• Commentary by director Iain Softley
  • Deleted scenes with commentary by Softley
  • The production featurettes "Behind the Locked Door - Making The Skeleton Key" and "Casting The Skeleton Key"
  • The short featurettes "Exploring Voodoo/Hoodoo" (on the history of hoodoo and the religion of voodoo) and "Blues in the Bayou" (the music)," Plantation Life" (the history of plantations), and "A House Called Felicity" (locations),
  • A ghost story by Kate Hudson
  • A love spell from Gena Rowlands
  • John Hurt reading a disturbing excerpt from the book "Voices from Slavery"


Kate Hudson does a topless scene, but the she is photographed from the side-rear. If there is a nipple there, I didn't see it.

Kate is also see in a wet t-shirt, braless. In this scene, the shape of the nipple is visible.

The Critics Vote ...

  • Super-panel consensus out of four stars: two and a half  stars. James Berardinelli 2.5/4, Roger Ebert 2.5/4

  • British consensus out of four stars: two stars. Mail 4/10,  Independent 3/10, Guardian 7/10, Times 5/10, Sun 7/10, Express 2/10, Mirror 2/10, FT 4/10, BBC 3/5.

The People Vote ...

  • Box Office Mojo. It grossed $48m in wide release (2,700 theaters), and another $44 million overseas. The reported production budget was $42 million.
The meaning of the IMDb score: 7.5 usually indicates a level of excellence equivalent to about three and a half stars from the critics. 6.0 usually indicates lukewarm watchability, comparable to approximately two and a half stars from the critics. The fives are generally not worthwhile unless they are really your kind of material, equivalent to about a two star rating from the critics, or a C- from our system. Films rated below five are generally awful even if you like that kind of film - this score is roughly equivalent to one and a half stars from the critics or a D on our scale. (Possibly even less, depending on just how far below five the rating is.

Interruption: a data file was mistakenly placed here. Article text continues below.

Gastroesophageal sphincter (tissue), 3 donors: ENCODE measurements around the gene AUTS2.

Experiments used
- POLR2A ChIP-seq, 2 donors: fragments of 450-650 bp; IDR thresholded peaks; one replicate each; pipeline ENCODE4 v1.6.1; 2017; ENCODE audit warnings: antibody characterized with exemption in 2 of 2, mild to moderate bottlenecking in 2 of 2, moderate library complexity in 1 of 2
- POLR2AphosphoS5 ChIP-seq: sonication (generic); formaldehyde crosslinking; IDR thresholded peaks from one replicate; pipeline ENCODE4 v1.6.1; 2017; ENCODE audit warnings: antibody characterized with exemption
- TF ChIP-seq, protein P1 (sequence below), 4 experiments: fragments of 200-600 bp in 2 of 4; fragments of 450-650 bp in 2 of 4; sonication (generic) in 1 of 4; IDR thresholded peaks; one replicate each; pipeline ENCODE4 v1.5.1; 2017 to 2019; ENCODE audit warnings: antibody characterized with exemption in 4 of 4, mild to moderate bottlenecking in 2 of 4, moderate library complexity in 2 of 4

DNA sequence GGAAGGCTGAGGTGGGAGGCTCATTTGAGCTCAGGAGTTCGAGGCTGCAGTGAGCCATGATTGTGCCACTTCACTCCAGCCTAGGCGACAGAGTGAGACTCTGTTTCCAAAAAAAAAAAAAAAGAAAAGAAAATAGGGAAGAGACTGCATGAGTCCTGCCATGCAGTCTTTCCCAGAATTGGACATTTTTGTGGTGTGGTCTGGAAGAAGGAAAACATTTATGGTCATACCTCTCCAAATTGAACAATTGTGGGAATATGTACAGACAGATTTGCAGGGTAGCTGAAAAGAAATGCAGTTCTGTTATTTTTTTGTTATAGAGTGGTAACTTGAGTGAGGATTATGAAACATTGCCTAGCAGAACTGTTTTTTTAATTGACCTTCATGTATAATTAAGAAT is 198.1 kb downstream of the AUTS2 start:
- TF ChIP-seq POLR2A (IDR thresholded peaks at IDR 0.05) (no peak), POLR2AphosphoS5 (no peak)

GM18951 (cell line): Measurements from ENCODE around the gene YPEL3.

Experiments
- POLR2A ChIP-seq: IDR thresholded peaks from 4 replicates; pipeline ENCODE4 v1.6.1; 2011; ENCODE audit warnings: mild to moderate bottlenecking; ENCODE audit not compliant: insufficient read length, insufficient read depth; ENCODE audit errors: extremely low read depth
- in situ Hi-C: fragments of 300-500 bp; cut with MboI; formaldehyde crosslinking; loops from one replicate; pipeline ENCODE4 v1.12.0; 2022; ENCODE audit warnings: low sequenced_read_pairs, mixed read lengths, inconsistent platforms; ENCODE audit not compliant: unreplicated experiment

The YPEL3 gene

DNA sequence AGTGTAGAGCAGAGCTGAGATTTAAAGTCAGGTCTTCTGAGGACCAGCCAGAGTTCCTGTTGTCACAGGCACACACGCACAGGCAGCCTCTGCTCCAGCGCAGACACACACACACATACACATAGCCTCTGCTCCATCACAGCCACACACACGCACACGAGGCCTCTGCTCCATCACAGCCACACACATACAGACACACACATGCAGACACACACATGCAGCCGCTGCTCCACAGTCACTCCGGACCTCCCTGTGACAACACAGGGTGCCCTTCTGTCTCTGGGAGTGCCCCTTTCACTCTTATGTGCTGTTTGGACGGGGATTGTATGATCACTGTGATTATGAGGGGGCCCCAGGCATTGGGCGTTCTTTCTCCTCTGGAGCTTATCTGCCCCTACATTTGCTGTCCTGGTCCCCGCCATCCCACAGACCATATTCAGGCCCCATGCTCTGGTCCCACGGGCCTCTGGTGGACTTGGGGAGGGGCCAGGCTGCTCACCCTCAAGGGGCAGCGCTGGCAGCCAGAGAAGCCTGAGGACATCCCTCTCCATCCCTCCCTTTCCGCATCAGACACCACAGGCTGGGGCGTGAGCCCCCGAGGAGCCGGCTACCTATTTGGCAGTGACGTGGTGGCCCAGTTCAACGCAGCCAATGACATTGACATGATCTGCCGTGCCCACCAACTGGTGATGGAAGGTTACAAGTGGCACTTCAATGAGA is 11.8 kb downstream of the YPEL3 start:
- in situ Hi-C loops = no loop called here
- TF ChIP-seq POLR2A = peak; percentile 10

My own guideline: A means the movie is so good it will appeal to you even if you hate the genre. B means the movie is not good enough to win you over if you hate the genre, but is good enough to do so if you have an open mind about this type of film. C means it will only appeal to genre addicts, and has no crossover appeal. (C+ means it has no crossover appeal, but will be considered excellent by genre fans, while C- indicates that it we found it to be a poor movie although genre addicts find it watchable). D means you'll hate it even if you like the genre. E means that you'll hate it even if you love the genre. F means that the film is not only unappealing across-the-board, but technically inept as well. Any film rated C- or better is recommended for fans of that type of film. Any film rated B- or better is recommended for just about anyone. We don't score films below C- that often, because we like movies and we think that most of them have at least a solid niche audience. Now that you know that, you should have serious reservations about any movie below C-.

Based on this description, it's a C, unspectacular but solid genre fare.